Kim Davis will not interfere with gay marriage licenses

Rowan County Clerk Kim Davis

Rowan County Clerk Kim Davis AP Photo/Timothy D. Easley

Rowan County Clerk Kim Davis makes a statement to the media at the front door of the Rowan County Judicial Center in Morehead, Ky., Monday, Sept. 14, 2015. Davis announced that her office will issue marriage licenses under order of a federal judge, but they will not have her name or office listed. AP Photo/Timothy D. Easley

Rowan County Clerk Kim Davis makes a statement to the media at the front door of the Rowan County Judicial Center in Morehead, Ky., Monday, Sept. 14, 2015. Davis announced that her office will issue marriage licenses under order of a federal judge, but they will not have her name or office listed.

MOREHEAD, Ky. — Rowan Clerk Kim Davis returned to work Monday for the first time since being jailed for disobeying a federal judge and said she was faced with a “seemingly impossible choice” between following her conscience and losing her freedom over denying marriage licenses to gay couples.

With her voice shaking, she said she decided not to interfere with deputy clerks who will continue to hand out the marriage licenses in Rowan County, but Davis declared they would not be authorized by her and she questioned their validity.

In her first day back after a five-day stint in jail, Davis said she was torn between obeying God and a directive from the judge that “forces me to disobey God.” Davis, an Apostolic Christian, believes gay marriage is a sin.

“I’m here before you this morning with a seemingly impossible choice that I do not wish upon any of my fellow Americans: my conscience or my freedom,” Davis said, reading from a hand-written statement outside the courthouse where she works.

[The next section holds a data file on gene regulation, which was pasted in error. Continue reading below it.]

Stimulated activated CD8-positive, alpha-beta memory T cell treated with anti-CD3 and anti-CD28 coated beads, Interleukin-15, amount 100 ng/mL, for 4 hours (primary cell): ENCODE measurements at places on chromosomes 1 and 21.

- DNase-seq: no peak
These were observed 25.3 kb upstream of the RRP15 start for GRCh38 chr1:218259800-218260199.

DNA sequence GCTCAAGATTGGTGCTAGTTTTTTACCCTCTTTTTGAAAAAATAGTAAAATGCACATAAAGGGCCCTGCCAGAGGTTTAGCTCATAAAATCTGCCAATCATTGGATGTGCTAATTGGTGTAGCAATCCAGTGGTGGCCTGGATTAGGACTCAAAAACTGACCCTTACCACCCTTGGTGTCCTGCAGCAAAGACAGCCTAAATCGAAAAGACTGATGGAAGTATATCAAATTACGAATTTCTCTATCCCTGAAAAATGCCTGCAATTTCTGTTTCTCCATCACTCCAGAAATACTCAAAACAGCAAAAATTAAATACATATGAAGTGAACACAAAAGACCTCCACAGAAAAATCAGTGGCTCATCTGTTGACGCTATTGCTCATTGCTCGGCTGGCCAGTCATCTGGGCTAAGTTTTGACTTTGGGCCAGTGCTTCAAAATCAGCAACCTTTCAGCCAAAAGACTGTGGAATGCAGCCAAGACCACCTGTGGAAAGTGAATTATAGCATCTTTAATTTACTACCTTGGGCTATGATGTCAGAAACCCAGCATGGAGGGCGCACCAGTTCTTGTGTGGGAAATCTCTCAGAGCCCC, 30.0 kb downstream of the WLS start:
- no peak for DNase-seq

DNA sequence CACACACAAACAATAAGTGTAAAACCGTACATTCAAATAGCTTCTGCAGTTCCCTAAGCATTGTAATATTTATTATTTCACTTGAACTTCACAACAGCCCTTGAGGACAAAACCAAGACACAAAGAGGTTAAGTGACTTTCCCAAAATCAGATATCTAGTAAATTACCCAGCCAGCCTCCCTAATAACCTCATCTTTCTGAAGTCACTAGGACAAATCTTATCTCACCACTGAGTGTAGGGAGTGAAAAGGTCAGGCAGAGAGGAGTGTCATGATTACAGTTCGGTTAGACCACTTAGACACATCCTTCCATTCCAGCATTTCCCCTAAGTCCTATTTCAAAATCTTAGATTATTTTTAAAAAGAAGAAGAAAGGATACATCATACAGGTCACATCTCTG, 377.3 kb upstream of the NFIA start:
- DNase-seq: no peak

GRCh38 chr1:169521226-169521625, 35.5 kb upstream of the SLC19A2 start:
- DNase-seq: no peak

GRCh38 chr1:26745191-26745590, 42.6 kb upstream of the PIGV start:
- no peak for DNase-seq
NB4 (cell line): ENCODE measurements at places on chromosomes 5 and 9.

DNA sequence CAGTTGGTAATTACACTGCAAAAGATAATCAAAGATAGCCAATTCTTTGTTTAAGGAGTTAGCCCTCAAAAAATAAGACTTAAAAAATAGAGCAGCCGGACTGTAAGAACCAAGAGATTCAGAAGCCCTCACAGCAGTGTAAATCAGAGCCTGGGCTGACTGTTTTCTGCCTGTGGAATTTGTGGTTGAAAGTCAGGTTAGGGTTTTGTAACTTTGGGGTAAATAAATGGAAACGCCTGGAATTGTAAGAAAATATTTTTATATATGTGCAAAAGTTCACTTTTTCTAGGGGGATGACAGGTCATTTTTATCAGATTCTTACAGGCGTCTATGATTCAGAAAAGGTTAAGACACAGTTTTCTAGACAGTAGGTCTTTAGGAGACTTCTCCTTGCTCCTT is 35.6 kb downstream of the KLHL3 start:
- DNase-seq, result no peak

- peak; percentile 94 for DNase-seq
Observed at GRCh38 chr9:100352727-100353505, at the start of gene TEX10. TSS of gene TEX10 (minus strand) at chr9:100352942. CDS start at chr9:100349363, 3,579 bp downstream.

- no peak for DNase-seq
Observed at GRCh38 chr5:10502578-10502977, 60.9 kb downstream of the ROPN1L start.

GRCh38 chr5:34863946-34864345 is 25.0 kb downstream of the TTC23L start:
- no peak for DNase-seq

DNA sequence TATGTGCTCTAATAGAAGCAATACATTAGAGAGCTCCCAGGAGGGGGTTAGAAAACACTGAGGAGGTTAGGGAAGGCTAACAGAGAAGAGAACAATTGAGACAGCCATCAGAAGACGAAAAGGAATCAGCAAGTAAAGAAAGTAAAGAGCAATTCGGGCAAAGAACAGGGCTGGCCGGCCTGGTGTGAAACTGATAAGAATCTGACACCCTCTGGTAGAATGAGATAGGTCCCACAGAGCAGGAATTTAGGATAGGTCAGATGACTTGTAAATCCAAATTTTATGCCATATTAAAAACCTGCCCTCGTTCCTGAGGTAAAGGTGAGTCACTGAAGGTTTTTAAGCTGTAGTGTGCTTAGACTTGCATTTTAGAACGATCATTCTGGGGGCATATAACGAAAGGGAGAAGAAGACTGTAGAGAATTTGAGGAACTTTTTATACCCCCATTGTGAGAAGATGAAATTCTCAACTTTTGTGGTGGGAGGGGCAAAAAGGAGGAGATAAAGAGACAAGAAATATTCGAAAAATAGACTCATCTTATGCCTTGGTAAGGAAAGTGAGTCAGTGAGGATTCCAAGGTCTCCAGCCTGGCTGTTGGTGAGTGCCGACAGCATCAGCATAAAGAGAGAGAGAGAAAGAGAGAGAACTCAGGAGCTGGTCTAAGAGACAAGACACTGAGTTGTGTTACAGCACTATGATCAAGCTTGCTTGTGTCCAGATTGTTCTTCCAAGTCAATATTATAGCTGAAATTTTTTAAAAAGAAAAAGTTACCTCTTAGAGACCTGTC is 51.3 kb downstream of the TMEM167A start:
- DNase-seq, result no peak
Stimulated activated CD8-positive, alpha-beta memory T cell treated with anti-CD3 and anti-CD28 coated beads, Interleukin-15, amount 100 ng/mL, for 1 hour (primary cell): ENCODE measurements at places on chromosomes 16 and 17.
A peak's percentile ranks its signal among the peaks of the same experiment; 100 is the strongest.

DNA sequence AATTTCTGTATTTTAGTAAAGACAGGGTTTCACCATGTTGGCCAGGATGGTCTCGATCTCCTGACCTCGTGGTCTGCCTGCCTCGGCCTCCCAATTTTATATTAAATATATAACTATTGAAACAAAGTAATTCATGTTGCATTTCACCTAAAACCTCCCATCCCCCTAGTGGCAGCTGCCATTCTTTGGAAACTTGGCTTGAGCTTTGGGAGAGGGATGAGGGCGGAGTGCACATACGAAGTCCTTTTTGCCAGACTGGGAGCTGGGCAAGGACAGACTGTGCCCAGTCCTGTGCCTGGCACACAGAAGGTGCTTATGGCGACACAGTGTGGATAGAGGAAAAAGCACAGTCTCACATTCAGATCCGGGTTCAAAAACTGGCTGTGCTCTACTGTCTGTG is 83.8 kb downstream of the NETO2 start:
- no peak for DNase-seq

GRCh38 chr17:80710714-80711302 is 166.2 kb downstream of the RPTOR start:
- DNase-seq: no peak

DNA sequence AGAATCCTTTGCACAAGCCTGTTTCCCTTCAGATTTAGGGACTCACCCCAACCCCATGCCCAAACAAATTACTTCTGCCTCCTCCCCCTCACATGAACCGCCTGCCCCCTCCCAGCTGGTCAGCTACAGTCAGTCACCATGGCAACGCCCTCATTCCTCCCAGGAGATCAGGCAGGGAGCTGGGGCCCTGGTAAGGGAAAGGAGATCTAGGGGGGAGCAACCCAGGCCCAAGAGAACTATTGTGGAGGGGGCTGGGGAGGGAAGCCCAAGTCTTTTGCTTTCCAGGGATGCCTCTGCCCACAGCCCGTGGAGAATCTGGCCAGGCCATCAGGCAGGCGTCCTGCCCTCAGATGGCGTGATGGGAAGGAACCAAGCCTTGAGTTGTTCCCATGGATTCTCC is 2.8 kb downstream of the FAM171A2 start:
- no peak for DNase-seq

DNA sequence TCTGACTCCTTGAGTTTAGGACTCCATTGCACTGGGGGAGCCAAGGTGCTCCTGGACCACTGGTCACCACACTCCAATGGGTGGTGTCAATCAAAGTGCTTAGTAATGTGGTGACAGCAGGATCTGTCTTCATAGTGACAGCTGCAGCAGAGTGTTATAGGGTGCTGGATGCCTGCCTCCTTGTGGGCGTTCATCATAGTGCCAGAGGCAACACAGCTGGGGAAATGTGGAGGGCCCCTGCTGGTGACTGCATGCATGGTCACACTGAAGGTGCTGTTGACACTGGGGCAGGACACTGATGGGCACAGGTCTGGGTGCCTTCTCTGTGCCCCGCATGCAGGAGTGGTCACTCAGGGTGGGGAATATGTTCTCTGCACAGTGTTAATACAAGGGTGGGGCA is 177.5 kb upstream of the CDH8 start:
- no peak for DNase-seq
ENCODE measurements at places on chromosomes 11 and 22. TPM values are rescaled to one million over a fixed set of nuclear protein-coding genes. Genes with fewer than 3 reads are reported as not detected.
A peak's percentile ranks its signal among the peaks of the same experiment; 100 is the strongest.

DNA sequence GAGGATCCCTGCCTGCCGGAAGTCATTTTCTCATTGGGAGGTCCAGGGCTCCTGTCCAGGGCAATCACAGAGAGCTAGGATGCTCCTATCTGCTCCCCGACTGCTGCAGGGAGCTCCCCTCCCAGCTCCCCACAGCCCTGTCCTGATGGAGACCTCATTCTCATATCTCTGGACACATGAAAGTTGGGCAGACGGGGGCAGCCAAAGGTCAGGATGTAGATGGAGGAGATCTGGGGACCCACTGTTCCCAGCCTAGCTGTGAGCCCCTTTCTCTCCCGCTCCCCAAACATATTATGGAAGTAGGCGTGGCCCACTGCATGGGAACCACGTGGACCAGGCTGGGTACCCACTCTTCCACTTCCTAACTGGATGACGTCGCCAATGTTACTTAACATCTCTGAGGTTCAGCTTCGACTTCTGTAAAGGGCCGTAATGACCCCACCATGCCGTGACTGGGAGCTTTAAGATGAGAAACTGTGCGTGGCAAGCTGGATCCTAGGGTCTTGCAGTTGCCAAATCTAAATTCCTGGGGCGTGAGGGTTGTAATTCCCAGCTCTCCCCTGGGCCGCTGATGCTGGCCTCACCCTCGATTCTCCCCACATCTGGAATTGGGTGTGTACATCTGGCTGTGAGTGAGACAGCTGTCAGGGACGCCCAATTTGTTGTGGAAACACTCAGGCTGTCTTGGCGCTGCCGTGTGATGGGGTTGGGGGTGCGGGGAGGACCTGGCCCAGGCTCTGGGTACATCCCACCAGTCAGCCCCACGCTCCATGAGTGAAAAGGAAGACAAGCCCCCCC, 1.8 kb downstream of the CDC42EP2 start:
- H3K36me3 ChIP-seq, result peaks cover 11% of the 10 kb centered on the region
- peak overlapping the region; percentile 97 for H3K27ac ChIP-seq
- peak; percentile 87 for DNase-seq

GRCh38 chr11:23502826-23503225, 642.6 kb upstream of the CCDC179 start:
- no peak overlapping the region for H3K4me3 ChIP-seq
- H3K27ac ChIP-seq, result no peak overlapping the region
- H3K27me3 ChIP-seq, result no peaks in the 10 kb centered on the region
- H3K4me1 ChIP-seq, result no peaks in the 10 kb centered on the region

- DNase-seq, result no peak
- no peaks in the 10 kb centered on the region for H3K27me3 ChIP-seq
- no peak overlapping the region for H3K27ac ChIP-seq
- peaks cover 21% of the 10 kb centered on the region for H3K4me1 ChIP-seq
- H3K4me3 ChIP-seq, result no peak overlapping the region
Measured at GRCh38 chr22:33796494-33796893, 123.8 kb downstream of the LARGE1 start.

Davis became a hero to many conservative Christians when she stopped issuing the licenses after the Supreme Court effectively legalized same-sex marriage. Her profile reached a fever pitch when she was jailed, as protesters, presidential candidates and news crews from across the county descended on the small town of Morehead.

On Monday, the plaza outside the courthouse took on a carnival air: loud speakers blasted Christian music, television cameras and lights were set up in white-topped tents and Davis’ supporters waved signs and prayed.

The issue has drawn some of the most fervent Christian activists from across the country. Their trucks are parked up and down the street, bearing signs that read “sodomy ruins nations” and “repent.”

One truck, with a North Carolina license plate, has a poster-sized photo of an aborted fetus on the side. Others, from Iowa and Colorado, feature photos of two men kissing with doomsday warnings about the sin of homosexuality.

Police had a heavy presence outside the courthouse as about 100 reporters formed a tight semi-circle around the courthouse door and waited for Davis. She emerged just minutes before her office officially opened and gave her statement, saying the licenses would now say they were issued “pursuant to federal court order.”

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